Lastly, management had interesting comments related to the launch of Lego Microgame, a no-code interface where users can quickly build little games. CEO John Riccitiello said, “We believe the low-code, no-code market will become a substantial part of Unity's business in the years ahead… I believe in the fullness of time, there will be hundreds of millions of people using Unity on a monthly basis and a significant complement of them will be consumers… So expect us to do more to build out an entirely new user base within the Create side of our business in the months and quarters ahead.” This echos Epic Games, Roblox, and Manticore in some ways, and it confirms the rising wave of democratized game creation tools. Unity has great tech, but it isn’t best positioned with non-developers since it doesn’t have massive player bases like Fortnite to pull from. However, as with all things Unity is working on, it will be fascinating to learn more over time.

#3: Partners in an Instant

ByteDance Tiktok

On Tuesday, Unity announced it’s partnering with Bytedance to provide instant game technology for Bytedance Instant Games. The cooperation aims to convert many existing mobile games into instant games for players to experience on Bytedance's main social video app Douyin (Chinese TikTok) that has a DAU of 400 million and growing. Given that instant games historically haven’t generate much revenue in China, the move is likely initially focused on user engagement and data collection for its long-term gaming strategy.

Bytedance’s ‘silent’ gaming ambition has been well documented. The gaming division is split into two main categories: 1) hypercasual games as a mature profit center, and 2) “the rest” including publishing, self-developed games, and instant games, headed by the newly appointed Yan Shou (ex-Tencent) as Head of Games.

Although hypercasual games command huge download volumes in China, the mid-core/hardcore genres are still the most popular and the most profitable. And so, Bytedance’s expansion continues. Having invested in and/or acquired 7 gaming companies in China since March 2019, Bytedance now has 8 core studios, 20+ self-developed/published titles, and more than 1,000 employees in the gaming division. Bytedance’s non-advertising games revenue is estimated to be around $300-500 million in 2020.

Will Bytedance be able to move up in the gaming sector to take on the pole position of Tencent and NetEase? Only time will tell. But if we look across the pond to Facebook and Snap, which are beginning to leverage their social networks for instant games, or Netflix, which experienced great success in leveraging its viewership data to generate amazing content, the odds are in Bytedance’s favor. Not only is Instant Gaming a rising trend for tech titans around the globe, but it should be a rising trend for Bytedance as well. Read our mini-deep dive on Playco to learn more about the recent heat instant games are getting. (written by Owen Soh)

🔍 Mini-Deep Dive: VENN Has a Lot to Prove

According to Newzoo, the global games market will generate revenues of $159B in 2020. And everyone is familiar with how that number eclipses the movie industry by an easy 4 times, while the music industry by almost 3 times. But do you find it odd that games STILL don’t have dedicated TV network programming? That’s where VENN comes in. In this mini-deep dive, we evaluate where VENN currently is and where it needs to be on its journey towards becoming the next MTV for gamers.


🎮 In Other News…

  • IronSource, the Israeli ad-tech firm, plans to IPO in 2021. They’re supposedly targeting a valuation between $7-8 billion. Link

  • Griffin Gaming Partners raises $235 million to invest in games. That’s a good chunk of change! Link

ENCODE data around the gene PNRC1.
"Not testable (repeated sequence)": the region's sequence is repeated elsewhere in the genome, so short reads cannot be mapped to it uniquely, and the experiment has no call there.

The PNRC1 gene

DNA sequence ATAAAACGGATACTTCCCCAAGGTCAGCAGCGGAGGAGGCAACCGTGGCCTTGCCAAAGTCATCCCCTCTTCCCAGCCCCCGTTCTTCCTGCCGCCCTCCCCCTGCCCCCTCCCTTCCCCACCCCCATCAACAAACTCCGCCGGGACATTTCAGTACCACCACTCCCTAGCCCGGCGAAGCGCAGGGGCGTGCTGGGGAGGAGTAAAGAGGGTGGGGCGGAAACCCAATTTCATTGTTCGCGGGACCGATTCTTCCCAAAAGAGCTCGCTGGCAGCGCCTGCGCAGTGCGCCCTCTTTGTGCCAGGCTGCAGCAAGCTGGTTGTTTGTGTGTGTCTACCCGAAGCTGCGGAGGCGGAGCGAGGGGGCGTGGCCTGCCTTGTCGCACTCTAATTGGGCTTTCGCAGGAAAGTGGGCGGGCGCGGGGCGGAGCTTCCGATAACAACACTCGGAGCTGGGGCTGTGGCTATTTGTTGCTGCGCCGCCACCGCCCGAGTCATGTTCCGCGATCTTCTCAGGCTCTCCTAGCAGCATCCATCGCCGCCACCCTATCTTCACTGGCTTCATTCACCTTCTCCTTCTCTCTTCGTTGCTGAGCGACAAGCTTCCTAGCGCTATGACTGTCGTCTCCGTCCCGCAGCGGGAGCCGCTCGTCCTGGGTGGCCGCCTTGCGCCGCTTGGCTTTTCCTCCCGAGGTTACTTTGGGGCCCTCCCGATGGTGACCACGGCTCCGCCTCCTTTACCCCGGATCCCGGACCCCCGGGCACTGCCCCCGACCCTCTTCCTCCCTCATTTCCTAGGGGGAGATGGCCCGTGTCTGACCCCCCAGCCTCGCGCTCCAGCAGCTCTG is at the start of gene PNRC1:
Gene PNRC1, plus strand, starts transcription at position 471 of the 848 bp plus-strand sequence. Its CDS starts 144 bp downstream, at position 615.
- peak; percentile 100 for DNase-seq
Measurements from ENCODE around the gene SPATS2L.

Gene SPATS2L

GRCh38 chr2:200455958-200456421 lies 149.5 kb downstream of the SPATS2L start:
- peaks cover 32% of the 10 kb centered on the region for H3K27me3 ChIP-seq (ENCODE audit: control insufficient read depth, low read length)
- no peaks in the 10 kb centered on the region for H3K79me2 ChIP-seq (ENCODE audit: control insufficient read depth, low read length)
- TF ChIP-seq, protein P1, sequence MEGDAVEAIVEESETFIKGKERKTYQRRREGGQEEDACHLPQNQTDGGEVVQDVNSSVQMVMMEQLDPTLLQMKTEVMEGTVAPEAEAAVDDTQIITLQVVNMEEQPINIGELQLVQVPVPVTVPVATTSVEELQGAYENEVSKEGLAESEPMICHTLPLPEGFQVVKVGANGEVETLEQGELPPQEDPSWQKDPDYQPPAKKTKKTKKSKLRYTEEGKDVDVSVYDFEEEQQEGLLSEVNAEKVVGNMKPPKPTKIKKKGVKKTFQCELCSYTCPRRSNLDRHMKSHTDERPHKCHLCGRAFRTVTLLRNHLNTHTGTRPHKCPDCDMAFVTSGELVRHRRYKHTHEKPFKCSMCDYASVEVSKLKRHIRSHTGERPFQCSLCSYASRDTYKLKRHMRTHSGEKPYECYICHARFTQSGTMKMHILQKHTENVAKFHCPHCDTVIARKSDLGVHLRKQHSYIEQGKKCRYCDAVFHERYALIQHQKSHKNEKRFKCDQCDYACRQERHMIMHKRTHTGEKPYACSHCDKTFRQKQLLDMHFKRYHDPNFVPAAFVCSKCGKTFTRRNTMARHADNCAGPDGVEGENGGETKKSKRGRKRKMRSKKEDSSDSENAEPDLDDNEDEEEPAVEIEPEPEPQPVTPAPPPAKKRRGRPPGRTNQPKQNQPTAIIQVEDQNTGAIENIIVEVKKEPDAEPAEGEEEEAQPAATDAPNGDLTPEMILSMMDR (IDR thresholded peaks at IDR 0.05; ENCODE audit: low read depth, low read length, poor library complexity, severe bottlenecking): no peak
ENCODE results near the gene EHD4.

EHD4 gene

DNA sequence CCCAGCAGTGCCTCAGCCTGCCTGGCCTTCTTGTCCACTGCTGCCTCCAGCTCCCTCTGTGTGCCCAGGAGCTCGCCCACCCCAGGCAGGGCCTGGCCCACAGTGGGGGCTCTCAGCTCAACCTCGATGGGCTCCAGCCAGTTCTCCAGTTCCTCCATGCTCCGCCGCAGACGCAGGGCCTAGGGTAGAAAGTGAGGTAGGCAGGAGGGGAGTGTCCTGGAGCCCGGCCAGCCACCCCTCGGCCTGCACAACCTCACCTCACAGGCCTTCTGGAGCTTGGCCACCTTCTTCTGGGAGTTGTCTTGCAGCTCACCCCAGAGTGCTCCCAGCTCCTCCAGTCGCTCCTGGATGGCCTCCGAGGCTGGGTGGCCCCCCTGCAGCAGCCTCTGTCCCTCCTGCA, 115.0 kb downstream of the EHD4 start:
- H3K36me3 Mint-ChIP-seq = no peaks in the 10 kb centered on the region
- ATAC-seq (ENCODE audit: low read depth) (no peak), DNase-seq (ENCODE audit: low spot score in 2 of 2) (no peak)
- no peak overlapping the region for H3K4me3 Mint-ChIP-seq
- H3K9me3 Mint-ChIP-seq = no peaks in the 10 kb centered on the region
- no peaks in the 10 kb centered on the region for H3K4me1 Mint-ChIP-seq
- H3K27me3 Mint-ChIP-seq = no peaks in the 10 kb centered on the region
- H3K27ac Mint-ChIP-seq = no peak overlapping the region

• Enthusiast Gaming, which owns 100 websites (like Destructoid), 1,000 YouTube channels, and Luminosity Gaming (esports brand) plans to list on the NASDAQ. Link

  • Despite the delay of Mobile: D&F, Nexon produced its best third quarter results ever, growing revenue 52% year-over-year. Link

  • EA launches a FIFA spend-tracking tool, an act of transparency likely rooted in an attempt to soften loot box criticisms. Link

  • Twitch’s handling of music copyright issues continues to be abysmal. They’re now telling streamers to play with in-game music turned off. Link

  • ESPN puts the nail in the coffin and entirely shutters its esports division. The cost pressures are understandable, but it feels a little short-sighted. Link

  • PUBG Corp is preparing a locally-catered PUBG Mobile India in an attempt to reenter India. Related, they’re opening an India division and (with parent company Krafton) promising to invest $100M in the Indian ecosystem. Link

  • Thunderful acquires Station Interactive. Link

  • Hector Rodriguez is about to reacquire the OpTic Gaming brand from Immortals. Link

  • Esports brand Fnatic raises $10 million, part of which is crowdfunded from fans. Link

🖥 Content Worth Consuming

The argument for simpler games, in an industry obsessed with complexity. “A vast number of games big and small, successful or failed, begins with an executive, senior lead or lone developer asking: ‘How do we make our game more complex than the competition or our previous game? How do we make it harder for end users to understand and play? And, at the same time, how do we make our game harder for us to create, maximizing our chances for crunch, burnout, and even nervous breakdowns for some of our employees?’ Of course, it is never phrased like that… This common obsession with complexity (regardless how well intentioned it starts) is at the root of many problems in the industry. Lack of focus and vision is often cited as a reason for a project that failed, and/or caused significant crunch and stress to employees. It is directly associated with complexity. Yet nobody is talking about our complexity problem.” Link

Riot’s Valorant - The Origin Story. “Valorant's Game Director, Joseph Ziegler, and Lead Producer, Paul Belezza join the Deconstructor of Fun podcast to spill the beans on Valorant's origin story - from an idea to a game played and streamed by millions of fans around the World. We dive deep into Riot's creative process from the developer's perspective, talk team sizes, launch strategies, live services, community, and working with and for the passionate community.“ Link

Content is King | The NRG Duo Podcast. “H3CZ is back and so is content boss Robert Rogers as our guest talking why content is the center of the wheel for traditional sports, esports and lifestyle brands. Who does it right, who doesn’t do it and when will the big money follow?“ Link

Regarding the new-gen consoles surprise we referred to at the top. Cologne might not have been able to host Gamescom 2020, but the city definitely welcomed the new generation of consoles in full flair! Check out the video of the live drone show here. If you’re feeling low about not being able to get your hands on a new-gen console, we hope this video lifts your spirits up a bit. And if you did get your hands on one of those bad boys, we’re jealous!

Thanks for reading, and see you next week! As always, if you have feedback let us know here.